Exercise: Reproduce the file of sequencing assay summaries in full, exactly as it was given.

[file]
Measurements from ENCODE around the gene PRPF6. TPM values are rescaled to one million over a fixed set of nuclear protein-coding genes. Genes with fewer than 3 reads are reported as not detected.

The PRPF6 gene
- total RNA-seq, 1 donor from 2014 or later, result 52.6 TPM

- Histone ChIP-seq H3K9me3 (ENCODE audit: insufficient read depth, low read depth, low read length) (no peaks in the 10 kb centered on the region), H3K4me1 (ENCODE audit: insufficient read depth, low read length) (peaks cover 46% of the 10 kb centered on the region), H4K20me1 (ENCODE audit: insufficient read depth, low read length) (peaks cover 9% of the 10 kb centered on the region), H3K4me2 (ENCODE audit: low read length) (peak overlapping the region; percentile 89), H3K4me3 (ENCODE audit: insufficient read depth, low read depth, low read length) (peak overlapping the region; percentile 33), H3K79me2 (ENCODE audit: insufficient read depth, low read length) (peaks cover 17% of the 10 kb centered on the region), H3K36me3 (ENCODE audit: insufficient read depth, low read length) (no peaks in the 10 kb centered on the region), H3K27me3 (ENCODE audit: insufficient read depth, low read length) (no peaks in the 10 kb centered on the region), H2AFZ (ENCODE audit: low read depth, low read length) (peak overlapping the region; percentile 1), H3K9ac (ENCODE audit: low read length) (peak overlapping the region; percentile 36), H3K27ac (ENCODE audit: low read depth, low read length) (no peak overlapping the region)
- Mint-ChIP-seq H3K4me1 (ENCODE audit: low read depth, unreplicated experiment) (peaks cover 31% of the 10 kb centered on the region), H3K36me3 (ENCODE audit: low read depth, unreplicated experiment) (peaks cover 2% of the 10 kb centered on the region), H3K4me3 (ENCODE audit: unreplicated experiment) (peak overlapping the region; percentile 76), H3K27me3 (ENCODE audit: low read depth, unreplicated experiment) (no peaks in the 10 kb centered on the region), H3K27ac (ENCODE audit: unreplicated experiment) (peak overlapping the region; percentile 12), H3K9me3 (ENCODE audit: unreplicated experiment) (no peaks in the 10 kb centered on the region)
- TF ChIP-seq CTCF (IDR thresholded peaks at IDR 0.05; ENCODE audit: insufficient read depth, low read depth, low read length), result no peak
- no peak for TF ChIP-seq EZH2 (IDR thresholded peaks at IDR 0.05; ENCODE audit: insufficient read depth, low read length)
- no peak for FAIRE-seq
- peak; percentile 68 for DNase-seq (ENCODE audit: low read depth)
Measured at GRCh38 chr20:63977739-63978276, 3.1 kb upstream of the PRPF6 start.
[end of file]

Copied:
Measurements from ENCODE around the gene PRPF6. TPM values are rescaled to one million over a fixed set of nuclear protein-coding genes. Genes with fewer than 3 reads are reported as not detected.

The PRPF6 gene
- total RNA-seq, 1 donor from 2014 or later, result 52.6 TPM

- Histone ChIP-seq H3K9me3 (ENCODE audit: insufficient read depth, low read depth, low read length) (no peaks in the 10 kb centered on the region), H3K4me1 (ENCODE audit: insufficient read depth, low read length) (peaks cover 46% of the 10 kb centered on the region), H4K20me1 (ENCODE audit: insufficient read depth, low read length) (peaks cover 9% of the 10 kb centered on the region), H3K4me2 (ENCODE audit: low read length) (peak overlapping the region; percentile 89), H3K4me3 (ENCODE audit: insufficient read depth, low read depth, low read length) (peak overlapping the region; percentile 33), H3K79me2 (ENCODE audit: insufficient read depth, low read length) (peaks cover 17% of the 10 kb centered on the region), H3K36me3 (ENCODE audit: insufficient read depth, low read length) (no peaks in the 10 kb centered on the region), H3K27me3 (ENCODE audit: insufficient read depth, low read length) (no peaks in the 10 kb centered on the region), H2AFZ (ENCODE audit: low read depth, low read length) (peak overlapping the region; percentile 1), H3K9ac (ENCODE audit: low read length) (peak overlapping the region; percentile 36), H3K27ac (ENCODE audit: low read depth, low read length) (no peak overlapping the region)
- Mint-ChIP-seq H3K4me1 (ENCODE audit: low read depth, unreplicated experiment) (peaks cover 31% of the 10 kb centered on the region), H3K36me3 (ENCODE audit: low read depth, unreplicated experiment) (peaks cover 2% of the 10 kb centered on the region), H3K4me3 (ENCODE audit: unreplicated experiment) (peak overlapping the region; percentile 76), H3K27me3 (ENCODE audit: low read depth, unreplicated experiment) (no peaks in the 10 kb centered on the region), H3K27ac (ENCODE audit: unreplicated experiment) (peak overlapping the region; percentile 12), H3K9me3 (ENCODE audit: unreplicated experiment) (no peaks in the 10 kb centered on the region)
- TF ChIP-seq CTCF (IDR thresholded peaks at IDR 0.05; ENCODE audit: insufficient read depth, low read depth, low read length), result no peak
- no peak for TF ChIP-seq EZH2 (IDR thresholded peaks at IDR 0.05; ENCODE audit: insufficient read depth, low read length)
- no peak for FAIRE-seq
- peak; percentile 68 for DNase-seq (ENCODE audit: low read depth)
Measured at GRCh38 chr20:63977739-63978276, 3.1 kb upstream of the PRPF6 start.